An extensive essay delving into the speculation about Taylor Swift’s sexuality has ignited a wave of online backlash, prompting calls for its removal. The 5,000-word guest column, featured in the opinion pages of the New York Times, posits that the viral singer may be subtly signaling her queerness to her fans despite her public identification as straight. Penned by Anna Marks, the author outlines numerous instances in which she believes Swift may have hinted at her orientation through her music and public engagements.
One of Swift’s associates, speaking anonymously, said that she hoped that the article would remind journalists of the “important ethical lines they must not cross” when reporting on sensitive aspects of a celebrity’s private life. The associate called the piece “invasive, untrue and inappropriate,” which raises questions about the Times’ standards for protecting celebrities’ privacy rights and avoiding reckless rumors.
Marks also criticized the media’s tendency to rehash stories about celebrities’ personal lives, especially those related to their dating life. She suggested that this is a form of “queer baiting,” which is used to lure LGBTQ people into watching TV or movies by teasing them with the possibility that they will see canonical queer relationships. She specifically mentioned Chely Wright, a queer country musician who has described the inner turmoil of staying closeted for years.
Several critics of the piece noted that it is not only offensive to Swift but also to the LGBTQ community, which she has supported in the past. They also noted that it feels like a salacious, gossip-fueled attempt to generate attention. Some also pointed out that the Times needed to follow its guidelines for determining what is appropriate for its editorial pages.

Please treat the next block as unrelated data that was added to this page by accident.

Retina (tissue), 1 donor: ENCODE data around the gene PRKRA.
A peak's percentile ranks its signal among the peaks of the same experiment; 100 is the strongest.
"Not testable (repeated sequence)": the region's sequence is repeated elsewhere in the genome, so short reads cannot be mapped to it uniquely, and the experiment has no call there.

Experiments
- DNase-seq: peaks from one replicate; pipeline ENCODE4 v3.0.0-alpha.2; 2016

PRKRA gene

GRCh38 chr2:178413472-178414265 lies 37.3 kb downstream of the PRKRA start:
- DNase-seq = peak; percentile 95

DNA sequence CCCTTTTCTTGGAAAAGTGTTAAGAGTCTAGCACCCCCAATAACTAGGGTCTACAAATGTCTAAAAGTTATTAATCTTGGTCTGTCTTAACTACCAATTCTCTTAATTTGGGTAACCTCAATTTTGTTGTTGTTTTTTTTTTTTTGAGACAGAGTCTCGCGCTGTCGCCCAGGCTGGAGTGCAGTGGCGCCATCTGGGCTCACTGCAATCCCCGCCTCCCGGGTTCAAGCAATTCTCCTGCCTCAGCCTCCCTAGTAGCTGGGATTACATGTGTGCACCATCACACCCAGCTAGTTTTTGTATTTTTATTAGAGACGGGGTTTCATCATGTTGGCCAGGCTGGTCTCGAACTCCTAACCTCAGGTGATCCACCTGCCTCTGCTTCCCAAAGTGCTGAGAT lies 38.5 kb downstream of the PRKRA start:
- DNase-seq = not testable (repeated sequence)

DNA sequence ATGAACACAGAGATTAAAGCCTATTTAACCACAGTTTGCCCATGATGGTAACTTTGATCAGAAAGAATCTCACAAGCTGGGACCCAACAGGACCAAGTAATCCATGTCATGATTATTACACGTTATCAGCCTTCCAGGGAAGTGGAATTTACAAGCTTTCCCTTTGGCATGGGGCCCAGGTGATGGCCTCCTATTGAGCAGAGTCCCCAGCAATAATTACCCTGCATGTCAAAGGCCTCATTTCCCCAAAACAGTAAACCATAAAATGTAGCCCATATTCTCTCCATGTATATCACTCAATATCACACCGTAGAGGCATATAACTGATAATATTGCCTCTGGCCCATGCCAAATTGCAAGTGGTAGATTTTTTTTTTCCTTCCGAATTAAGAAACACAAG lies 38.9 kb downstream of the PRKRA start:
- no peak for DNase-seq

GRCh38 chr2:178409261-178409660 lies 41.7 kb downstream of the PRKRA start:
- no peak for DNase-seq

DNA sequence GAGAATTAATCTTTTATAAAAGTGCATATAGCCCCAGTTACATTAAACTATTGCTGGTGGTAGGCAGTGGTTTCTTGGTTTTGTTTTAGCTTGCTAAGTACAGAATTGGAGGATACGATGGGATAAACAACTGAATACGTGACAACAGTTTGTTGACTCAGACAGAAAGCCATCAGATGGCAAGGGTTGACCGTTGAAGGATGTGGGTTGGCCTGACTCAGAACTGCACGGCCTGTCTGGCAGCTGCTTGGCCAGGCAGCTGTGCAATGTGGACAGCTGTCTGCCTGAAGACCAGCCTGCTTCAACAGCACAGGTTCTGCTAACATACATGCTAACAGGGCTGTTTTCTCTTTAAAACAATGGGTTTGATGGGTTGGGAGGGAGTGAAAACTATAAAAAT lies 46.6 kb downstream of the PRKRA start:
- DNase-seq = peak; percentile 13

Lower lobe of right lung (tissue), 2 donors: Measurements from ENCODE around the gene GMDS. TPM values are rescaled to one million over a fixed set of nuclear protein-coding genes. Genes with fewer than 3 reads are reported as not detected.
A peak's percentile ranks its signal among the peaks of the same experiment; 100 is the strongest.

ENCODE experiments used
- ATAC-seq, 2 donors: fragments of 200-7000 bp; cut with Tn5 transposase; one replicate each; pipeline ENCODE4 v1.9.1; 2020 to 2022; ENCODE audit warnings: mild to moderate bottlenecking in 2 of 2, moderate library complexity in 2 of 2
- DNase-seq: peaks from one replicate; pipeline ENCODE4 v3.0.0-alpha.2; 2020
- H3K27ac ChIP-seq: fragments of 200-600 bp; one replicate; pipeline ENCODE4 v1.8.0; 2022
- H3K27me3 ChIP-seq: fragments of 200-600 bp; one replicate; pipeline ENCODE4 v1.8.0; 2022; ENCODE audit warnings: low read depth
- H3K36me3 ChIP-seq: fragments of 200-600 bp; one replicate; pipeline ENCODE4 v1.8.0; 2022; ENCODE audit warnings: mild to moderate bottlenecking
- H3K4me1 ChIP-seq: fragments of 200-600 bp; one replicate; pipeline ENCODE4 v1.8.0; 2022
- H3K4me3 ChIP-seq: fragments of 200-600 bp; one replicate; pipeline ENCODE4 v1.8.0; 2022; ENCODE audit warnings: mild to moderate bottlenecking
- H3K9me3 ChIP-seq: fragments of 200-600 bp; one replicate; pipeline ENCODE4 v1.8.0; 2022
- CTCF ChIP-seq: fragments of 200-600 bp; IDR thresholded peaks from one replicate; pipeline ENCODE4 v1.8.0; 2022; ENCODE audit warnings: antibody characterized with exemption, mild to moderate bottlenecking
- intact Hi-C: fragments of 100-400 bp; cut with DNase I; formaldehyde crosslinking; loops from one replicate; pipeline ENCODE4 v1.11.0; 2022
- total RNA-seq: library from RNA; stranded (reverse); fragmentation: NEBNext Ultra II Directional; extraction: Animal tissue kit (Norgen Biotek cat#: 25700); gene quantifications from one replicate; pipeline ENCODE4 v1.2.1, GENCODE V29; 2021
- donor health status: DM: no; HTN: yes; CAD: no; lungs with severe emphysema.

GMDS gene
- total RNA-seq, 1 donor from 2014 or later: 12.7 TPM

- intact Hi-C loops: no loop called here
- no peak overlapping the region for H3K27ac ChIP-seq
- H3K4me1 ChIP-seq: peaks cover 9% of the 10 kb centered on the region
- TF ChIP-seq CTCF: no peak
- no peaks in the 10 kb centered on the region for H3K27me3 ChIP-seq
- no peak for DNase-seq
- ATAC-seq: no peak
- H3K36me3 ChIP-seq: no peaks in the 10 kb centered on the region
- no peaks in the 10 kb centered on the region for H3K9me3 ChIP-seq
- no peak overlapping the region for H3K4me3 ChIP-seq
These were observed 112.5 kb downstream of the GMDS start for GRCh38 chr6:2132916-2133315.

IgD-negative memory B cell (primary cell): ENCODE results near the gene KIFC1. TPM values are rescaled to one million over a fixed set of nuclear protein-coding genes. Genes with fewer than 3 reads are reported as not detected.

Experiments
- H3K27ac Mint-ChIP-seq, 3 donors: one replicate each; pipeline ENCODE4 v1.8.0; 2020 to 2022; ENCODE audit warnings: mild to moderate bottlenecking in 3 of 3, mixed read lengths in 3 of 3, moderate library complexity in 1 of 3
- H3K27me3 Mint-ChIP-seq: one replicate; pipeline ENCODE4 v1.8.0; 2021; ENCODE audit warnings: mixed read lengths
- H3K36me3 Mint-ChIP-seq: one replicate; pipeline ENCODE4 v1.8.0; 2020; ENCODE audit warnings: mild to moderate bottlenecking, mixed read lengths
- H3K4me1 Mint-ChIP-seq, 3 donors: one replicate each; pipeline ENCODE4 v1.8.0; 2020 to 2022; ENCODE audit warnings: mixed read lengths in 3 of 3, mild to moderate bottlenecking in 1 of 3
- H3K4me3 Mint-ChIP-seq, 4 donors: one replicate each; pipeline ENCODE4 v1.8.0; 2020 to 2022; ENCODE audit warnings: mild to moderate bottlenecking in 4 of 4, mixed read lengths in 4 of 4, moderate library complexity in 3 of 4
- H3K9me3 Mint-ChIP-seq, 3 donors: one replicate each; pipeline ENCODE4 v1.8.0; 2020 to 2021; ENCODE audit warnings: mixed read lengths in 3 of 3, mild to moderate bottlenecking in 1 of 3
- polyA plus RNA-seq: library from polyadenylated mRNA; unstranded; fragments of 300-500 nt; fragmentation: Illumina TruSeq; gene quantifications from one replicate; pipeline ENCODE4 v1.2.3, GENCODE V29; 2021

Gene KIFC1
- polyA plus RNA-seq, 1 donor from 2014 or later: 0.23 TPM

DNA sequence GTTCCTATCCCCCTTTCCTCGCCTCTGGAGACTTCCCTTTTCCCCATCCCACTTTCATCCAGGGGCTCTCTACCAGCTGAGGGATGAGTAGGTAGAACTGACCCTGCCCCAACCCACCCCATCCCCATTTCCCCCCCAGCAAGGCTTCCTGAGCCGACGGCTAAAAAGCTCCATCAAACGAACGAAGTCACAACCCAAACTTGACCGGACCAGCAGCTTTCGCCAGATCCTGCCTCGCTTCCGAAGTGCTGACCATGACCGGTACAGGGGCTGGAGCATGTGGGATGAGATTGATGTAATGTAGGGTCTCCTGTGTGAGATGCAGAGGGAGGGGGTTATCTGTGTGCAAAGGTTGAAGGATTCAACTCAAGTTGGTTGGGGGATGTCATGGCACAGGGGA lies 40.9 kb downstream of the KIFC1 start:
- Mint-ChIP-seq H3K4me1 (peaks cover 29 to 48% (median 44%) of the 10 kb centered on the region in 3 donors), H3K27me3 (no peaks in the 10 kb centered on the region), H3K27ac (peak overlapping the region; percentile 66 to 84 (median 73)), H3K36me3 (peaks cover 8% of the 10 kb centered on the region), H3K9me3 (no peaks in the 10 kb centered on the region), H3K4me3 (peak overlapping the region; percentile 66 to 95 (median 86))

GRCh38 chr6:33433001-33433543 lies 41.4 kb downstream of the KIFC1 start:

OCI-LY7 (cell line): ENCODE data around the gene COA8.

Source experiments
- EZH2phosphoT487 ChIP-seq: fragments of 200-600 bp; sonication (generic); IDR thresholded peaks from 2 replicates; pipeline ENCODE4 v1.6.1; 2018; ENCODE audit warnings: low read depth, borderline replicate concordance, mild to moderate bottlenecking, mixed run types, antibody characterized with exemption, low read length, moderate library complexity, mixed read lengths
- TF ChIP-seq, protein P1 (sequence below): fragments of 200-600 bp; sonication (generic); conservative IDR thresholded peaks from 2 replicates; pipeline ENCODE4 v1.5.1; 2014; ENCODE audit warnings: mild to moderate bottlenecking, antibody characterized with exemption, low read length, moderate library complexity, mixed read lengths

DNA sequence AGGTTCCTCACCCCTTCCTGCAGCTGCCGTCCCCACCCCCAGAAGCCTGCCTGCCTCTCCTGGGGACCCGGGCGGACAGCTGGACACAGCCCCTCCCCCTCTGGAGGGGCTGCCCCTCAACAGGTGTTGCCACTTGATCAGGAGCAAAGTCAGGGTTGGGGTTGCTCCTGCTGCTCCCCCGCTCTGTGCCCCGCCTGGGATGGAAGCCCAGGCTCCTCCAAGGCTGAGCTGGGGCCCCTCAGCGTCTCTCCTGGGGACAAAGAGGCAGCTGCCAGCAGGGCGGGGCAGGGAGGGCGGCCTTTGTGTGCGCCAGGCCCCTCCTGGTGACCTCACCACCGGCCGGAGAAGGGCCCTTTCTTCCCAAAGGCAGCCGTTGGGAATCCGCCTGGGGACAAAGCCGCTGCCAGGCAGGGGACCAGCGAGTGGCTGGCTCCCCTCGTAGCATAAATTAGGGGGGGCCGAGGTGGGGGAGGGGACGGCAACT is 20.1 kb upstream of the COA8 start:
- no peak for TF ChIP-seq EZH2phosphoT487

Other critics pointed out that the article violates Swift’s reasonable right to privacy regarding intimate details of her personal life. Even though her life plays out in her lyrics, fans understand that she values keeping some aspects of her private life off limits to speculation.
Some critics argued that the article crossed into the realm of libel. According to some, it is a serious allegation that could be grounds for legal action.
The New York Times has yet to respond publicly to the criticism of the op-ed, but its editors should note what many observers say is an overwhelming outpouring of anger and resentment.
Ultimately, its publication is the only thing more significant than the op-ed itself. The Times needs to set more clearly defined boundaries about what is acceptable when it comes to reporting on a celebrity’s private life, and it should take steps to prevent its writers from crossing those lines. This includes requiring all sources to sign off on articles before they are published. A more persistent policy on celebrity journalism is long overdue.